IOC urges federations to exclude Russian, Belarusian athletes; rugby, badminton latest sports to follow suit

If international federations follow the IOC’s advice and football’s action en masse, Russia would join the Yugoslavia of Slobodan Milosevic and South Africa under apartheid rule as major sporting pariahs.

Representational photo. Reuters

Geneva: The International Olympic Committee (IOC) on Monday urged sports federations and organizers to exclude Russian and Belarusian athletes and officials from international events following Russia’s invasion of Ukraine.

Just hours later, FIFA kicked Russia out of the 2022 World Cup as football’s global governing body and UEFA joined forces to expel Russian national teams and clubs from all international competitions.

Russia were due to take part in World Cup play-offs this month, but plans to play on neutral territory were dismissed as “unacceptable” by their rivals Poland, Sweden and the Czech Republic.

“Football is fully united here and in full solidarity with all the people affected in Ukraine,” FIFA and UEFA said in a statement.

Rugby’s world governing body banned Russia and Belarus from all international rugby “until further notice” on Tuesday.

Russia’s membership of World Rugby was also suspended indefinitely, meaning the country’s slim hopes of qualifying for next year’s World Cup in France are over.

The Badminton World Federation (BWF) on Monday also canceled all sanctioned tournaments in Russia and Belarus, banned them from hosting future tournaments “until further notice” and ordered their flags and anthems banned from all BWF tournaments.

The IOC, meanwhile, said it faced a “dilemma which cannot be solved”.

“While athletes from Russia and Belarus would be able to continue to participate in sports events, many athletes from Ukraine are prevented from doing so because of the attack on their country,” it said in a statement.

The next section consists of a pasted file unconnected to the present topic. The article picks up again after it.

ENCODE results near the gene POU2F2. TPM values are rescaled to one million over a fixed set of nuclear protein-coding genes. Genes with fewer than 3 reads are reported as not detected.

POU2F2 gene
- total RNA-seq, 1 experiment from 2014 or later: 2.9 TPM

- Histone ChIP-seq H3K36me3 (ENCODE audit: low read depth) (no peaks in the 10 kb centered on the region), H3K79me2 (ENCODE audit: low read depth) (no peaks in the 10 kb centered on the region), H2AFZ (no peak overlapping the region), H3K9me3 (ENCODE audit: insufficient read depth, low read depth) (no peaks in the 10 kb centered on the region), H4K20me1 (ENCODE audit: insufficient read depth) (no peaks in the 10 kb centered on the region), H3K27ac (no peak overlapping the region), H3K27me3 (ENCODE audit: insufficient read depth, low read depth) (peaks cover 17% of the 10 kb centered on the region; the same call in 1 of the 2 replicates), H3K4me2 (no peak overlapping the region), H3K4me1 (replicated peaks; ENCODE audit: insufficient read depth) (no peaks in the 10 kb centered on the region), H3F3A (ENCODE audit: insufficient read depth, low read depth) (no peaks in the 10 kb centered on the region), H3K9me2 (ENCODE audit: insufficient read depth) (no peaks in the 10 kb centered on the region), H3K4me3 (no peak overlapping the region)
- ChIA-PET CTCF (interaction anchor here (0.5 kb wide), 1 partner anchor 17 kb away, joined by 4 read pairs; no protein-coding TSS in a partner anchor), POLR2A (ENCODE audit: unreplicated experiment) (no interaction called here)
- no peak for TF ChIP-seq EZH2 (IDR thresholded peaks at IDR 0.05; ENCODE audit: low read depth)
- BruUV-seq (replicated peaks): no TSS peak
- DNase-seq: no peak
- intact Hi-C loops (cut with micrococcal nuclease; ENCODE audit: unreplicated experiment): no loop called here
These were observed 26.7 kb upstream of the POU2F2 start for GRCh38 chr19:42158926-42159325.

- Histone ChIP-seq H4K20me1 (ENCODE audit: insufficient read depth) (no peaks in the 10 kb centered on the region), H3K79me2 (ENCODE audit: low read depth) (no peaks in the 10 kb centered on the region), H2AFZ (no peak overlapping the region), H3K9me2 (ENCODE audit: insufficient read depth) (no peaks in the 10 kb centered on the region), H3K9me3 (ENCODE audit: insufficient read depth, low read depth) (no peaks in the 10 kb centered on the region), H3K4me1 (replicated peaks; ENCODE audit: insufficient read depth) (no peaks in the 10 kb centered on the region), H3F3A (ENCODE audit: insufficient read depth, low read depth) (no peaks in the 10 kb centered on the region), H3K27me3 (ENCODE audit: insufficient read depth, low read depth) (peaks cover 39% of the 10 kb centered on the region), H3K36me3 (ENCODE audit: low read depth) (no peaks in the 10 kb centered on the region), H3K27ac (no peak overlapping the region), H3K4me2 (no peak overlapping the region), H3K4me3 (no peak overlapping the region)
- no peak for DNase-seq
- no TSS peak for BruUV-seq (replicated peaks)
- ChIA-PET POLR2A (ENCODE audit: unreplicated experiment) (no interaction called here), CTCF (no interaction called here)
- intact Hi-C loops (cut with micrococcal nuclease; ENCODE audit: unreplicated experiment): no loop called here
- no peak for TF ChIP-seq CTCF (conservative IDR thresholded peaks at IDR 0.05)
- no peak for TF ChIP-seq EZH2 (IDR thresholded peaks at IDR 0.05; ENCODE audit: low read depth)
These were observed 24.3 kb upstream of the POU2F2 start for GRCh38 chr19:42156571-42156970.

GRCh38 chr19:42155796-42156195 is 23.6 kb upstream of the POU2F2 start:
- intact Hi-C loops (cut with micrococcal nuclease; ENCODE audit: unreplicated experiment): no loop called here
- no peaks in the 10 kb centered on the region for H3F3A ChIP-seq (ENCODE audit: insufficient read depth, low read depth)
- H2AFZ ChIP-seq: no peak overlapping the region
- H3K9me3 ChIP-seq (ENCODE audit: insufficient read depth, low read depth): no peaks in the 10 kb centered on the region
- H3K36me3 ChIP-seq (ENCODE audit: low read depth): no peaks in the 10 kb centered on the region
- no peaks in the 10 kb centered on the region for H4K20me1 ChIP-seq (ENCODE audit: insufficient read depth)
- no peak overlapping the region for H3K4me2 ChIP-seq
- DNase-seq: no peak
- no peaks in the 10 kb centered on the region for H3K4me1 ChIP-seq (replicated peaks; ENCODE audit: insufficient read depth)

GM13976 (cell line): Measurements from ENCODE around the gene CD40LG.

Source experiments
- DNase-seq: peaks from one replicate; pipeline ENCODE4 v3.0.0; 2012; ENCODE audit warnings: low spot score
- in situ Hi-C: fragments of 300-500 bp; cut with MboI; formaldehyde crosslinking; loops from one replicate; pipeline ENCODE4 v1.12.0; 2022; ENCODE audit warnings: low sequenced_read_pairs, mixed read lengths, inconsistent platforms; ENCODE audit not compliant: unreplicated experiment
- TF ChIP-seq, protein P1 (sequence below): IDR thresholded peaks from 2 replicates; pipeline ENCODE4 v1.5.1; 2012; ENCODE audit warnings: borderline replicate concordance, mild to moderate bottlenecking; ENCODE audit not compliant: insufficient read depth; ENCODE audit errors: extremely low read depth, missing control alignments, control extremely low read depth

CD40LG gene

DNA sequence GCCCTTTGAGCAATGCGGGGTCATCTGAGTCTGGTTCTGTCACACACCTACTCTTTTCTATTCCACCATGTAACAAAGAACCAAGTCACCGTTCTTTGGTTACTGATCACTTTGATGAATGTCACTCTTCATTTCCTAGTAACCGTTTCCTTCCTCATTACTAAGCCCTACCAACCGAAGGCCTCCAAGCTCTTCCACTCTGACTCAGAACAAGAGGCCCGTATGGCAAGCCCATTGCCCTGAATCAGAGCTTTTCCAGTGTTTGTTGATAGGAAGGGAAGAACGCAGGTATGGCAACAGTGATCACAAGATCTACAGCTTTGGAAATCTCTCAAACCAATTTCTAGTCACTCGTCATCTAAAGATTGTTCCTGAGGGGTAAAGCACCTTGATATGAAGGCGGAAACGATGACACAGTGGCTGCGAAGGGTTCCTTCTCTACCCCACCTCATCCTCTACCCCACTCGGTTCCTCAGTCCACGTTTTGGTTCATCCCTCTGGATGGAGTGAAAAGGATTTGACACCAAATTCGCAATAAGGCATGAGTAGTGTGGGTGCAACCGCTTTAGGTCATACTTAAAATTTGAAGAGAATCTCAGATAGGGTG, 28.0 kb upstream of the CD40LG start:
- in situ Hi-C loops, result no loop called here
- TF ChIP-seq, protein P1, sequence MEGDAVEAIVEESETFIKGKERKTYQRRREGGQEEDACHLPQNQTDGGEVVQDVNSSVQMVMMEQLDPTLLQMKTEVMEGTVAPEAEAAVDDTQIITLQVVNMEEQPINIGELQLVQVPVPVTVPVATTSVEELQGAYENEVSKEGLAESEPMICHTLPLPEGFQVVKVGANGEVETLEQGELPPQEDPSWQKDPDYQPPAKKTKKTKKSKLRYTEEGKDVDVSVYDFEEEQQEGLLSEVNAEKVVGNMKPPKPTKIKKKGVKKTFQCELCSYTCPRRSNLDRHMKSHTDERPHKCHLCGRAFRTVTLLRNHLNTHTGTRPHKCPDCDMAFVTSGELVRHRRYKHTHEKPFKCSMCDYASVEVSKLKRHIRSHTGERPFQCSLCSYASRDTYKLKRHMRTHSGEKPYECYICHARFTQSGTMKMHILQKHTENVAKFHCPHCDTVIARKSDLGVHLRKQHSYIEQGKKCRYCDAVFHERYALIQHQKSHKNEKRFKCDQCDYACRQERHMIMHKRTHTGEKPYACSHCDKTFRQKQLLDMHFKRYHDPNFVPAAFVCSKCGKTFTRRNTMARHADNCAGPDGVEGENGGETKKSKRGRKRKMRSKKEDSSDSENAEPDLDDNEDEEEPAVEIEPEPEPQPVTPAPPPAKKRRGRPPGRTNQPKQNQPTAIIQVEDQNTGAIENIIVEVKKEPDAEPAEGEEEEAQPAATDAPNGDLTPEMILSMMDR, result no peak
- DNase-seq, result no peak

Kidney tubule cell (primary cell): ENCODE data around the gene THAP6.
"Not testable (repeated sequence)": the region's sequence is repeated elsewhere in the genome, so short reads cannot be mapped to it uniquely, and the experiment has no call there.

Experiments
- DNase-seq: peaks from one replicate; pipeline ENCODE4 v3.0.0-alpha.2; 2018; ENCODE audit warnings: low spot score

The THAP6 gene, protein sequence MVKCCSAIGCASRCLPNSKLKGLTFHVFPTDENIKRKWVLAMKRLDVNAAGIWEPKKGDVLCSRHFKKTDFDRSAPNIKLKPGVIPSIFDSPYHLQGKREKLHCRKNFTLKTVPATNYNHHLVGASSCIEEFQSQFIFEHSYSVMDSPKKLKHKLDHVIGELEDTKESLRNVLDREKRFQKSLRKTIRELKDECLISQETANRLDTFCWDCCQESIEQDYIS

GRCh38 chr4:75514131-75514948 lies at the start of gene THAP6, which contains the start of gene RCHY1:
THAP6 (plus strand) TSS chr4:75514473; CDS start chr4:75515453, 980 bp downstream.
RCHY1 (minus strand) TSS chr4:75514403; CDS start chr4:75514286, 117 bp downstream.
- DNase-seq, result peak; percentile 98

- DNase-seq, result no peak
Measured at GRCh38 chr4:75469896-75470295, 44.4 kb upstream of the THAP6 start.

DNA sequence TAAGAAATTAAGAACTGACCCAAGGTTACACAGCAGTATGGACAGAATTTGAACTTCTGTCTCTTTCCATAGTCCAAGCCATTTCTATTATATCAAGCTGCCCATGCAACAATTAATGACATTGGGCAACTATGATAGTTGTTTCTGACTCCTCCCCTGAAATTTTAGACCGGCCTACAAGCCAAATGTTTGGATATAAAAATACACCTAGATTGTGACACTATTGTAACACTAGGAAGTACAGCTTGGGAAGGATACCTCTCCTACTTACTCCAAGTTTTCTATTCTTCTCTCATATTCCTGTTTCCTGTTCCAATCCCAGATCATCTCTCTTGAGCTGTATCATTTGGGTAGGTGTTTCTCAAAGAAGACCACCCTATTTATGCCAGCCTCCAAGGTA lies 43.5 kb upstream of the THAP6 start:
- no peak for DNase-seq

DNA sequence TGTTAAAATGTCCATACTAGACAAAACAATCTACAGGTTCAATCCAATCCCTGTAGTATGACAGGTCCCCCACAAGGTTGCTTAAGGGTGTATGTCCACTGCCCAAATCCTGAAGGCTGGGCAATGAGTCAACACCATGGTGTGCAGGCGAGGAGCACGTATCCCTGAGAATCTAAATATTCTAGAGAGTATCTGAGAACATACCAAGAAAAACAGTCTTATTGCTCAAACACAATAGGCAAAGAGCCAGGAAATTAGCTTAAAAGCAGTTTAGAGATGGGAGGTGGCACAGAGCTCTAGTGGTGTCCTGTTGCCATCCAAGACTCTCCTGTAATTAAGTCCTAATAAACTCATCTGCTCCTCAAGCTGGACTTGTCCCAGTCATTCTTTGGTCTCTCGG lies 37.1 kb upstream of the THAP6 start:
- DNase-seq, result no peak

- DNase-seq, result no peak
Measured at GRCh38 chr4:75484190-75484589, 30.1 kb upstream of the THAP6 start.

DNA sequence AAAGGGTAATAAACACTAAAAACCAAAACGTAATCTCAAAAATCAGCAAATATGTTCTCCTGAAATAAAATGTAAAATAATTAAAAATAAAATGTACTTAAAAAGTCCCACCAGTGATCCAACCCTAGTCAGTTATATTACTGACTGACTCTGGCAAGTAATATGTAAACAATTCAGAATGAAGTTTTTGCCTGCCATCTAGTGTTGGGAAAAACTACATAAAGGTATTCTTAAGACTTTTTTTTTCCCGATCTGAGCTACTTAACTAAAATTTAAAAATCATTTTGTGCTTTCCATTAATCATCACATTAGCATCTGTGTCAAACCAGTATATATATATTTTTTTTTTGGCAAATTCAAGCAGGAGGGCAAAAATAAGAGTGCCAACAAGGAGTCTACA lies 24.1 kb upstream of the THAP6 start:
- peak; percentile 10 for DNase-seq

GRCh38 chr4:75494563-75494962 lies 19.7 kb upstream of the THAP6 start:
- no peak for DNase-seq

In order to protect the integrity of global sports competitions and for the safety of all participants, the IOC EB (executive board) recommends that International Sports Federations and sports event organizers not invite or allow the participation of Russian and Belarusian athletes and officials in international competitions. “

If international federations follow the IOC’s advice and football’s action en masse, Russia would join the Yugoslavia of Slobodan Milosevic and South Africa under apartheid rule as major sporting pariahs.

The IOC also withdrew the Olympic Order, its highest award, from all high-ranking Russian officials, including President Vladimir Putin.

ROC says IOC ‘contradicting’ Olympic spirit

Stanislav Pozdnyakov, president of the Russian Olympic Committee (ROC), said the IOC’s recommendations “contradict” the Olympic charter and the “spirit of the Olympic movement”.

“We strongly disagree with them,” Pozdnyakov said in a statement.

The IOC said that if it is not possible for “organizational or legal reasons” to prevent competing Russian and Belarusian athletes, sports officials should do “everything in their power” to stop athletes from the two countries taking part under their country’s flags.

It is a matter of particular urgency in relation to the Paralympic Winter Games, which begin Friday in Beijing.

The body “reiterated its full support for the International Paralympic Committee (IPC) and the Games”.

Widespread calls for peace

The IOC last week urged all international sports federations to cancel forthcoming events in Russia, angry at Moscow violating an “Olympic Truce” with its attack on Ukraine.

Prominent Russian sports stars have not been shy in voicing their disquiet over Putin’s invasion.

Andrey Rublev, who won the Dubai ATP title on Saturday, veteran Russian football international Fedor Smolov, United States-based ice hockey great Alex Ovechkin and cyclist Pavel Sivakov, who rides for the Ineos team, have all expressed a desire for peace.

Several countries had already moved to bar Russian competitors from their territory.

On Monday, Ukrainian star Elina Svitolina became the first tennis player to say she would refuse to play Russian and Belarusian opponents. She was due to face Russia’s Anastasia Potopova in the first round in Monterrey on Tuesday.

UEFA ended its contract with Russian state energy giant Gazprom with immediate effect. The deal was widely believed to be worth around € 40 million ($ 45 million) a year.

European football’s governing body last week stripped Saint Petersburg of hosting this season’s Champions League final on May 28 at the Gazprom Arena, awarding it to Paris.

The International Ice Hockey Federation banned all Russian national teams and clubs from its events, while organizers of basketball’s Euroleague and Eurocup competitions announced that Russian teams had been suspended.

The Formula One Russian Grand Prix scheduled for 25 September was canceled last week.

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